I encountered People for Good while I was traveling in Canada, and while making a trip in the opposite direction I ran across another group that gives good ideas on how we can prepare God’s way. Down in Austin, Texas there’s a Christian service group called Micah 6 that combines churches of a wide variety of backgrounds. One of their founding churches, the Austin Congregational United Church of Christ, was the source for our Affirmation of Faith today. Micah 6 runs a food pantry, a homeless shelter, and a youth drop-in center, and they provide direct help to people in need without worrying about their background or beliefs. Micah 6 takes its name from a chapter of the Bible that makes it very clear what we should do to prepare the way of the Lord. The key verse is Micah 6:8, which says “What does the Lord require of you? To act justly, to love mercy, and to walk humbly with your God.” There is certainly no better advice on how to live our lives—whether as we prepare for Christmas or any other time of the year. To live out our faith we must act justly, love mercy, and walk humbly with our God.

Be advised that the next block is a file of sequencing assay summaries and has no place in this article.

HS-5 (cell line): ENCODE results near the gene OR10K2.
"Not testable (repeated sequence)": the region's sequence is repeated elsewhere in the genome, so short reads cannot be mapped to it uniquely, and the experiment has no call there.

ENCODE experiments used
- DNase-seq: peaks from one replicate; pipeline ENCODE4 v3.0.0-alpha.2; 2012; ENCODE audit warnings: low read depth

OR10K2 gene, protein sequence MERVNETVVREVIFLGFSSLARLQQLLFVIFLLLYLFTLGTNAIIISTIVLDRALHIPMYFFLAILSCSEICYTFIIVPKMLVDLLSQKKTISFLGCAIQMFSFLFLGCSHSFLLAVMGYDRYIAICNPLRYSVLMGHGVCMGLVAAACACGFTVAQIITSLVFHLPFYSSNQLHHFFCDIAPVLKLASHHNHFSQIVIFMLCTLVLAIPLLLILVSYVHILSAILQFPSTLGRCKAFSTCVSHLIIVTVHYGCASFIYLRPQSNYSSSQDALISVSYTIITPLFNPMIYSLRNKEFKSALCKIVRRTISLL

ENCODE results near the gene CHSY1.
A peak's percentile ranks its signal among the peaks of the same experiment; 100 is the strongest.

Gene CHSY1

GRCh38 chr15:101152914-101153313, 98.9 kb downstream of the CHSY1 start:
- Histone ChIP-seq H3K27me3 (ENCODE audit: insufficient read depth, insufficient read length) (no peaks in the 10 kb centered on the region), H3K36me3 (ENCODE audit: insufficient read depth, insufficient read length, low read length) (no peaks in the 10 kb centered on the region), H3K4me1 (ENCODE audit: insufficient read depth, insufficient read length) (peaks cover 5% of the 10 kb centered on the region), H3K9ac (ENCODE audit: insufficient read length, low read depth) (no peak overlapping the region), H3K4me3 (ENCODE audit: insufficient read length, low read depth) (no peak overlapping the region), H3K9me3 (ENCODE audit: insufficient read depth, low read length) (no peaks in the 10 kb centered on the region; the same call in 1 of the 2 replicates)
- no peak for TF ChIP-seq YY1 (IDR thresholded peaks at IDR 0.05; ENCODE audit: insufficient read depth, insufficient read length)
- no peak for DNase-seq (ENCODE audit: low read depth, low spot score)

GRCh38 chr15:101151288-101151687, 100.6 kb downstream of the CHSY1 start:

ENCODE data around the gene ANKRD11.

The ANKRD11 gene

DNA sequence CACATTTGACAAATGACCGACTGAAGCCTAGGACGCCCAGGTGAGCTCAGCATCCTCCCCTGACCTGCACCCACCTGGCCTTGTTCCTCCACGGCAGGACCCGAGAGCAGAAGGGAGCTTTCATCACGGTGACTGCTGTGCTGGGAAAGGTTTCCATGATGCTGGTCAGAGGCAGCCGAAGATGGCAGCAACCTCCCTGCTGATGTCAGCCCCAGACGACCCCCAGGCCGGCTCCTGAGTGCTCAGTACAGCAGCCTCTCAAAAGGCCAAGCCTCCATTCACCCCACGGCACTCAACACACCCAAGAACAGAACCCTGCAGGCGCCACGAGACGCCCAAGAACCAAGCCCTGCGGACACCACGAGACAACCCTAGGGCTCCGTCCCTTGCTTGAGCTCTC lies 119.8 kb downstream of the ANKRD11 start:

I want to close today with one more example of people who are preparing God’s way by doing good works in the world. I know that—like most UCC churches—ours is a very generous congregation. We support dozens of different missions projects each year—both in our community and all over the globe. Something those of us in wealthy western countries don’t often think, though, is that people we’re used to helping might help us in return.
Well last August I was in Calgary, Alberta. You might or might not know that earlier in the summer there were severe floods in Calgary that forced more than 100,000 people from their homes. A relief fund was established, and millions of dollars poured in—much of it tax write-offs for wealthy people and corporations.